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A Flash of Brilliance

 

The Indie 5:51, June 16, 2007

Most of us are aware that replacing incandescent light bulbs with compact fluorescents (CFLs) is a simple and cost-effective means of saving energy. But CFLs come with a downside. Fluorescent lamps, even the twisty tubes, contain mercury. When defunct, they’re hazardous waste, and recycling them is generally expensive and/or inconvenient for users. The prospect of millions of these bulbs going to landfills has recycling and regulatory officials from coast to coast casting about for preventive measures. Fortunately for Buncombe County residents, a recent county commission vote is about to provide them with a cutting edge solution.

Migratory Mercury
Fluorescent lamps produce light by passing an electric current through a tube containing a powdered form of mercury. CFLs average only about 5 mg per bulb, but the numbers add up, particularly when millions of households begin to jump on the energy efficiency bandwagon. It only takes about 100,000 CFLs in household trash to translate to a pound of mercury in a landfill. Although landfills are lined with membranes designed to keep the crushed junk and noxious goop contained, water always finds a way. Landfill mercury will eventually migrate into the surrounding water table, contaminating nearby wells and watercourses. In our case, the French Broad River might one day be at risk.

Despite the potential for mercury pollution, CFLs are still an improvement on incandescent bulbs powered by coal-fired plants. Mercury in the smoke from such facilities eventually returns to Earth in the same form as is found in fluorescent tubes. Nutritional warnings to pregnant women about high mercury levels in some types of fish and shellfish are largely the result of mercury contamination originating with the burning of fossil fuels. Link (Volcanic activity is the primary source of natural mercury pollution, averaging a third of annual global emissions.) Over the lifetime of a CFL powered by coal, 2-3 mg of mercury is discharged into the atmosphere. This compares to 10 mg of power plant mercury resulting from a comparably bright series of shorter-lived incandescent bulbs. Link A broken CFL may add another 5 mg of mercury to the environmental load. So we’re still ahead of the game, sort of. People who drink water or eat fish contaminated by this more localized pollution may have a different point of view.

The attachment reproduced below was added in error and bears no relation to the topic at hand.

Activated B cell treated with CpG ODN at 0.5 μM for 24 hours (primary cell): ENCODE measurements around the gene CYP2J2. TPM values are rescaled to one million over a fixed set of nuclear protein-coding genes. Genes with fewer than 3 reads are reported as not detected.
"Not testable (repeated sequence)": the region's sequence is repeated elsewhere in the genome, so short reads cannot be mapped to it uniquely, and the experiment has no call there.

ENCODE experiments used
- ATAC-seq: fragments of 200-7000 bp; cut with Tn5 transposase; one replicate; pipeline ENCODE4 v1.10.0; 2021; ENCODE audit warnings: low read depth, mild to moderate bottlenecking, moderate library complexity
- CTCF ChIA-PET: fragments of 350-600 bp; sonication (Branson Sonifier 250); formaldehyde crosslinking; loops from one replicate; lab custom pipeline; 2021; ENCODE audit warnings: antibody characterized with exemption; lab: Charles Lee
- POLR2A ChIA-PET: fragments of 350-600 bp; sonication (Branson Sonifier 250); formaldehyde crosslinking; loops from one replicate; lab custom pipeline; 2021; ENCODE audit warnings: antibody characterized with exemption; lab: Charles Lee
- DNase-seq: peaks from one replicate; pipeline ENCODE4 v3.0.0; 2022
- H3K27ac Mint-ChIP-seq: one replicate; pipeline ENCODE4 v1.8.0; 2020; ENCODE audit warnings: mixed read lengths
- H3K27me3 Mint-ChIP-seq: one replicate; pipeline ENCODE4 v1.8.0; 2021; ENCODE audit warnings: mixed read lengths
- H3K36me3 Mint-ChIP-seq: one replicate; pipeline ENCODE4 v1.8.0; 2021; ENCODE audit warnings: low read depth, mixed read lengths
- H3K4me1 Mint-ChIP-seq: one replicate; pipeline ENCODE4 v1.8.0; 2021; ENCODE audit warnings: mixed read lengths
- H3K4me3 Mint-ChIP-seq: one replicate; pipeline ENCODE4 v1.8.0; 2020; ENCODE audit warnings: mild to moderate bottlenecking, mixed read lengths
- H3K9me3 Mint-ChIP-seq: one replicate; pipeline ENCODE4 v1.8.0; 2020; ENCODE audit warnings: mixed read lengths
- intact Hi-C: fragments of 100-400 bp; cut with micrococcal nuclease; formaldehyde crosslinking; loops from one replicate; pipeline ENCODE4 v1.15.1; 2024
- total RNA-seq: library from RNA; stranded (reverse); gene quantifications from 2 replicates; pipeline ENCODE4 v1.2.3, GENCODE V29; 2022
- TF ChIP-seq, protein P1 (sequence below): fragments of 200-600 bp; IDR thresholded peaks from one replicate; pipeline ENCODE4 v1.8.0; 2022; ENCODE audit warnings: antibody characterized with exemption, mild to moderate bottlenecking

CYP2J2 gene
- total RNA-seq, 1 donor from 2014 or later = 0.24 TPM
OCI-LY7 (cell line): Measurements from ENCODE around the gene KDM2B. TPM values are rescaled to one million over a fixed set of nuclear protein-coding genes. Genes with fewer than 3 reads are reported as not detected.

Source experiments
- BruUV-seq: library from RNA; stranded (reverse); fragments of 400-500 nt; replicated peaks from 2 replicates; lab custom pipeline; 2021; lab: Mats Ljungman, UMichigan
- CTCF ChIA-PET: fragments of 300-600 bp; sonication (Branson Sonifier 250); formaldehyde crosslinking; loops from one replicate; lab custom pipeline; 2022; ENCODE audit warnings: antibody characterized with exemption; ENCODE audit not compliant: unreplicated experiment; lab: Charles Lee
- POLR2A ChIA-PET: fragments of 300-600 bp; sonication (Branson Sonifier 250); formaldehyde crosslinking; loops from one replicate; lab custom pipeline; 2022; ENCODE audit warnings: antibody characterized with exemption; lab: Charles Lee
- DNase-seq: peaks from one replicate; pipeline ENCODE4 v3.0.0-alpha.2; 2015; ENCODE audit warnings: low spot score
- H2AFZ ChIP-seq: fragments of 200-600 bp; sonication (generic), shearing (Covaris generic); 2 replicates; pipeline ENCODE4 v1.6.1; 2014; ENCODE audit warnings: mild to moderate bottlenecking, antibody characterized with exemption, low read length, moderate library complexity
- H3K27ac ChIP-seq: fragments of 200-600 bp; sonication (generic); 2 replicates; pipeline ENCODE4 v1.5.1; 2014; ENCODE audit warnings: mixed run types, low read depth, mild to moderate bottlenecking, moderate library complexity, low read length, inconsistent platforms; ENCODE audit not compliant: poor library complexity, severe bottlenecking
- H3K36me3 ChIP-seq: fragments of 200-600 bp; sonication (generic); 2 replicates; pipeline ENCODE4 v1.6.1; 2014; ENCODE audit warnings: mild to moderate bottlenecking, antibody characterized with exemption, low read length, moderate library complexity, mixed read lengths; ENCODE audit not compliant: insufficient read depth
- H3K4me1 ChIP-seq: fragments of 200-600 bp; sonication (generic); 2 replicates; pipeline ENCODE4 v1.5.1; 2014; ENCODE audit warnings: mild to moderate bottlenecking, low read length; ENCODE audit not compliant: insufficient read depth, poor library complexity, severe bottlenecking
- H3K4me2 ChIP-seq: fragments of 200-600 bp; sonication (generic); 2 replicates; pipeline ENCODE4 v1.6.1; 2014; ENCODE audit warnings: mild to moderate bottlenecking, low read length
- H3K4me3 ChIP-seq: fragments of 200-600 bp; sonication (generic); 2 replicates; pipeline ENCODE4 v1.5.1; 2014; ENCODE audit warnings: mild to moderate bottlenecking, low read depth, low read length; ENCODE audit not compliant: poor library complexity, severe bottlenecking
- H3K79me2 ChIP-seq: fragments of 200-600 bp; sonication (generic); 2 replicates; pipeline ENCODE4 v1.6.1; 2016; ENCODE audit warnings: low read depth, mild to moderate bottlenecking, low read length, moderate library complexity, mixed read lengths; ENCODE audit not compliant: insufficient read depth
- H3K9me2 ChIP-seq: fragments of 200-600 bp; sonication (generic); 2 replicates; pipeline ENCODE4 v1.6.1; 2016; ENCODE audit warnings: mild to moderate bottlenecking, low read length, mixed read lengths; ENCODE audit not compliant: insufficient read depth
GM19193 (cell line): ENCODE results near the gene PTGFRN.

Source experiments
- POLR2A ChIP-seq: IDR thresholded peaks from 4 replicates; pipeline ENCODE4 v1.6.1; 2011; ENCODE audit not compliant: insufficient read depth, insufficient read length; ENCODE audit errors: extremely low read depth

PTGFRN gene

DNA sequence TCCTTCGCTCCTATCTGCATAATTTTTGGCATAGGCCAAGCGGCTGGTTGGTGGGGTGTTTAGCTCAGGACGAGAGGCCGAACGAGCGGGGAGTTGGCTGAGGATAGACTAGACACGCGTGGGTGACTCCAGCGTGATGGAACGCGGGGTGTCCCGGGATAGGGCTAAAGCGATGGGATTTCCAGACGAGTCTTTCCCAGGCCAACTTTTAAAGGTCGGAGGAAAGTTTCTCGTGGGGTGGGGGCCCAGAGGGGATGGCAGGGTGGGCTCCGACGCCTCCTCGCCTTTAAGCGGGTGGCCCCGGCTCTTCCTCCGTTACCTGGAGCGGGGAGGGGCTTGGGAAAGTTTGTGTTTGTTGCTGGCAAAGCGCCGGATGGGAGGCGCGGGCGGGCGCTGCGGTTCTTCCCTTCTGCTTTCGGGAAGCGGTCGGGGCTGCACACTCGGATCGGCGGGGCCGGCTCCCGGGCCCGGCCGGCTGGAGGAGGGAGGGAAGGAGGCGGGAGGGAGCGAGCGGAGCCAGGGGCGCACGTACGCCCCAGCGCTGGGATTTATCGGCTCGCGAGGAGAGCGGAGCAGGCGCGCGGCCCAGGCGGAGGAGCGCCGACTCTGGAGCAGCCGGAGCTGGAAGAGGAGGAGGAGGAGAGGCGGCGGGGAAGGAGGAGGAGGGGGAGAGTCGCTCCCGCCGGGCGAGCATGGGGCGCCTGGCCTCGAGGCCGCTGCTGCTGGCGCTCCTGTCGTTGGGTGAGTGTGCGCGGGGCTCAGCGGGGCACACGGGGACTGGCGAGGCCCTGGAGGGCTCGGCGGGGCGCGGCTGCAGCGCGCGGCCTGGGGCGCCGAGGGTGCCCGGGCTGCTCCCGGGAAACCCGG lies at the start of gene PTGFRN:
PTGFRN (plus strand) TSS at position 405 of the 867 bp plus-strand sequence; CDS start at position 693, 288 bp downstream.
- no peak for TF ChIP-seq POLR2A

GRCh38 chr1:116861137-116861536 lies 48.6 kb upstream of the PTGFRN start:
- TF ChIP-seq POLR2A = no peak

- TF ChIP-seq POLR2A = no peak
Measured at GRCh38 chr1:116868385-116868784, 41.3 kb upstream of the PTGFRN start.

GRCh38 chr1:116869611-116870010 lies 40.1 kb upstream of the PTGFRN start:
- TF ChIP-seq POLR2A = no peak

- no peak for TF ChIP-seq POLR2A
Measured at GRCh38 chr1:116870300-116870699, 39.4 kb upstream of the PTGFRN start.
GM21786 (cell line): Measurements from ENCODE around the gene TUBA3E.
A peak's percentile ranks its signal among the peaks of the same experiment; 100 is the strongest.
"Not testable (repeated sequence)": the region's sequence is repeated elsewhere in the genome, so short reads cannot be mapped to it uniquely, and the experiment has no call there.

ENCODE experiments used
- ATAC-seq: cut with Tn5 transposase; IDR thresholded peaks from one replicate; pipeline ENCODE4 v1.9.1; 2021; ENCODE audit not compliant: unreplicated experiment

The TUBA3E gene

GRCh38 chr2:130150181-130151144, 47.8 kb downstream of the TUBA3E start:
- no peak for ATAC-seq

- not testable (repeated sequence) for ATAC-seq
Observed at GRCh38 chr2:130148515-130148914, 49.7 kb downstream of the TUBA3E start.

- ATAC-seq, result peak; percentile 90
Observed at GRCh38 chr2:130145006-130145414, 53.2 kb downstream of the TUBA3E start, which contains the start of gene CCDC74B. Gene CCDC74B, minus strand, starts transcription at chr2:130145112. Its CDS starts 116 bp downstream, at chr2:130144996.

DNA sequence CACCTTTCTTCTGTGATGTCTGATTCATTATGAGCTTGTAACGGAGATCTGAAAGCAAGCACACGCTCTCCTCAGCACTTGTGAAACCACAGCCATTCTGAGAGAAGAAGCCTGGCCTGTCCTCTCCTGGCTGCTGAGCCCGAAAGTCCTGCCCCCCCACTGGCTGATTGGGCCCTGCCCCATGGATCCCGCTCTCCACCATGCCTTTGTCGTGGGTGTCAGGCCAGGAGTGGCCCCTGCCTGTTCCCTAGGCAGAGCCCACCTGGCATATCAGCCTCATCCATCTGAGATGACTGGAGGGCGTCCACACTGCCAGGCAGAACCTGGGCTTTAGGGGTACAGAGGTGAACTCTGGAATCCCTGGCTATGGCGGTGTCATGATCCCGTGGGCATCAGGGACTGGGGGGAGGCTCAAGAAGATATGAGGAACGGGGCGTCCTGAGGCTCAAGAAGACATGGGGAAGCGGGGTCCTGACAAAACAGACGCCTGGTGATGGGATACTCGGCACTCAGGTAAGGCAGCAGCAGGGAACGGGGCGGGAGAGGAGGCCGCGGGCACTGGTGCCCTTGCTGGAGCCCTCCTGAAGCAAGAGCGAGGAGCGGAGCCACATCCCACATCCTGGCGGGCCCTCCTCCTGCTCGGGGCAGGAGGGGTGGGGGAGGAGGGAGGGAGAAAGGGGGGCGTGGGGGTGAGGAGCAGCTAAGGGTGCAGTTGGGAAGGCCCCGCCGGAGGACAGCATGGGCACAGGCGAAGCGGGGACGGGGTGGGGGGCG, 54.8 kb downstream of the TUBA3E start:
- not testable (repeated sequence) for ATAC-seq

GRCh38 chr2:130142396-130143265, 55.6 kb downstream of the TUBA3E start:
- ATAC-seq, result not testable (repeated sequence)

Recycling
CFL manufacturers and retailers are beginning to respond to the mercury problem by designing reduced-mercury bulbs. Link This is a positive development, but mercury will remain an issue until fluorescent lamps are retired in favor LEDs or another more efficient technology. Fluorescent lamp recycling will be needed for the foreseeable future.

The business community is, or should be, already on board. For years, North Carolina businesses have been prohibited from disposing of fluorescent tubes in the trash. They’re supposed to hire commercial hazardous waste contractors to collect and recycle dead bulbs. Households have been exempt, but that’s beginning to change. States including California and Massachusetts are moving to close the residential loophole. The problem that flummoxes solid waste officials is how to make the process economical and convenient.

Recycling fluorescent tubes isn’t as simple as aluminum cans or newspapers. The bulbs are fragile. If they break, the mercury they contain is released there and then. This rules out collecting them in open bins. Most recycling systems get around the breakage problem in one of two ways.

Buncombe County does it with a Household Hazardous Waste (HHW) program. Between certain hours on most Fridays, people, but not businesses, may take old paint, insecticides, batteries, computer monitors, jars of “What’s that nasty stuff?”, and fluorescent bulbs to the landfill for disposal or recycling. The county contracts with a hazardous waste hauler, 3RC Environmental, to remove the collected materials and distribute them to recyclers or disposal companies. The monetary cost to HHW users is minimal to none, but the investment in time and gas may be substantial due to the landfill’s remote location. While the program does receive some fluorescent lamps, the numbers are relatively low.

The second major recycling alternative is for householders to do what commercial enterprises do, hire a hazardous waste contractor. Companies such as Southeast Recycling Technologies of Johnson City, TN, Bethlehem Lamp Recycling, and AERC offer prepaid mail order service. Customers receive empty boxes or buckets designed to hold a specific number and type of fluorescent lamp. When the package is filled, it is FedExed back to the company as hazardous waste. For householders with various styles of fluorescent bulbs in their homes, the multiple boxes, infrequency of bulb changes, and high costs may discourage voluntary participation or mandated compliance.